All the relevant equipment for offshore wind deployment is stored in and transported via ports. The EU must recognise the critical role of offshore wind ports in its trans-European transport network policy (TEN-T). With an ongoing revision the EU wants its TEN-T to better support the transition to a cleaner, greener and smarter mobility in line with the European Green Deal. This will only succeed if the eligibility criteria for TEN-T don’t penalise offshore wind ports.
With its trans-European transport network policy (TEN-T) the European Union aims to build an efficient, multimodal, and high-quality transport infrastructure across the EU – comprised of roads, railways, waterways, and shipping routes. And The EU wants to use the ongoing TEN-T revision to make Europe’s transport networks fit for the delivery of the European Green Deal.
Under the Green Deal the European Union is placing offshore wind at the heart of its energy transition. Achieving climate neutrality by 2050 will require a 19-fold increase in offshore wind capacity form today’s 16 GW. In the next 7 years alone the volume of offshore wind in the EU needs to rise from 16 GW to 115 GW.
This comes with specific transport needs, infrastructure, and connectivity, which requires huge investment in port infrastructure – not least in more space. WindEurope estimates that until 2030 alone Europe will need to invest €8.5bn in its port infrastructure. This will require support at the European level to help countries and maritime regions coordinate and generate the necessary investments.
WindEurope and the European Sea Ports Organisation (ESPO) urge the European Union and Member States to recognise the vital role ports play in achieving carbon reduction through wind energy. In particular, they should ensure that the TEN-T revision includes metrics that are in line with Europe’s decarbonisation objectives. As things stand, ports choosing to transition from the hydrocarbons business to renewables are penalised as this leads to a reduction of tonnage handled.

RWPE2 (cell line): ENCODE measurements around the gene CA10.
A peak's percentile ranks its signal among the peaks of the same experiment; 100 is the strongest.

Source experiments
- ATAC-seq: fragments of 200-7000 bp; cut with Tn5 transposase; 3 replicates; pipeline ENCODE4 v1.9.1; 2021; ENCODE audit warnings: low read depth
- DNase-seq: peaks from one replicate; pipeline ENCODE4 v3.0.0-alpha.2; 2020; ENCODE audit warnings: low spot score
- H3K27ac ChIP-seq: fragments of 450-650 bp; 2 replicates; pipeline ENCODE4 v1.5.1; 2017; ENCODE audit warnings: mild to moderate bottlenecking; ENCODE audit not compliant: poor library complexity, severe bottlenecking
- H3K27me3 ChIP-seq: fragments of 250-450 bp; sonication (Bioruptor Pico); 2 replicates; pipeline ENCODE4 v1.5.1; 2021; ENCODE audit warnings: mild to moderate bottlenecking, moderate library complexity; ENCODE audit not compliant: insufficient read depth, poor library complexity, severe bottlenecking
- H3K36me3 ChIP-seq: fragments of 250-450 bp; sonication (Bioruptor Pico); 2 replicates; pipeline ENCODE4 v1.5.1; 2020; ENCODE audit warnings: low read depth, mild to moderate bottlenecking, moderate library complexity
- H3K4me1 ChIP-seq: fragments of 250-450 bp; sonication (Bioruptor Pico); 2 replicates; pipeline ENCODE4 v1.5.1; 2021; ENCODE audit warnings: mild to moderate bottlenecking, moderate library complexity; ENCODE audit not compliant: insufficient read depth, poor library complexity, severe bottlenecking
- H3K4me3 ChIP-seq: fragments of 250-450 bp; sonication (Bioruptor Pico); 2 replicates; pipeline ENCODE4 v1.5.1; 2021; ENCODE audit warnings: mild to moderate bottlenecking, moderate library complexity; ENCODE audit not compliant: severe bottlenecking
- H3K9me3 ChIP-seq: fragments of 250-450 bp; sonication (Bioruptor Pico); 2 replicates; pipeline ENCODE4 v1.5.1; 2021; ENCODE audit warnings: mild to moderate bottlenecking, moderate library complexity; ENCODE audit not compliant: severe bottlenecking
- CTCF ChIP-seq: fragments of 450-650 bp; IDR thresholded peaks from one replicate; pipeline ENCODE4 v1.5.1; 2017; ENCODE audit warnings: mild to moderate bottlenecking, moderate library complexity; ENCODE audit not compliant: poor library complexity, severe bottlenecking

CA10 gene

ESPO’s Secretary General Isabelle Ryckbost says: “The role some ports in Europe are playing in the development, the supply and value chain of the offshore wind energy is immense but cannot be measured in terms of tonnes – the current sole criterium to be a TEN-T port. The same counts for other new energies. ESPO believes it is time for the TEN-T policy to understand and reflect that the energy transition has a major impact on supply chains, connectivities, transport modes and port infrastructure. It is more than time to adapt the TEN-T policy to these new reality and include ports that play an important role in the energy value chain. Without these ports, the supply of renewable energy will be hampered.”
Transport volumes should not be the only deciding factor. Ports have long moved away from counting tonnage on its own. The European Council have got it right: ports can also be part of the comprehensive network if “its total annual cargo volume (bulk and non-bulk) exceeds 500,000 tonnes AND its contribution to the diversification of EU energy supplies and to the acceleration of the roll-out of renewable energies is one of the main activities of the port”. The European Parliament should take the same stance at the TRANS Committee vote this week and at the following Plenary vote.
WindEurope CEO Giles Dickson says: “Ports are essential logistics hubs for offshore wind. We can’t build out offshore wind without also expanding and upgrading Europe’s port infrastructure. TEN-T mut acknowledge that. Many tonnes of material are moved in and out of the ports during the storage, assembly and installation of wind turbines. But that’s not the end of the story. Ports also ensure reliable and secure energy production at sea. But these essential operation and maintenance activities are not covered under the current criteria for ports to access the TEN-T network. MEPs must address this issue. TEN-T should include metrics that are in line with Europe’s decarbonisation objectives.”
Stable legislation and dedicated funding will allow ports to strategically plan the expansion or adaptation of their facilities in the most efficient way possible. But policy on port development is often set at the regional level where it competes with other industry activities. Policy makers should recognise the major societal benefits of investing in offshore-ready ports – and should make financial instruments available accordingly.
The importance of ports goes beyond offshore wind: they also support onshore wind development by storing and mobilising large components that will be transported over land (import ports) or to other areas for future installation (export ports). In fact, wind turbine manufacturers are increasingly looking to European portside facilities to manufacture nacelles, blades, and towers.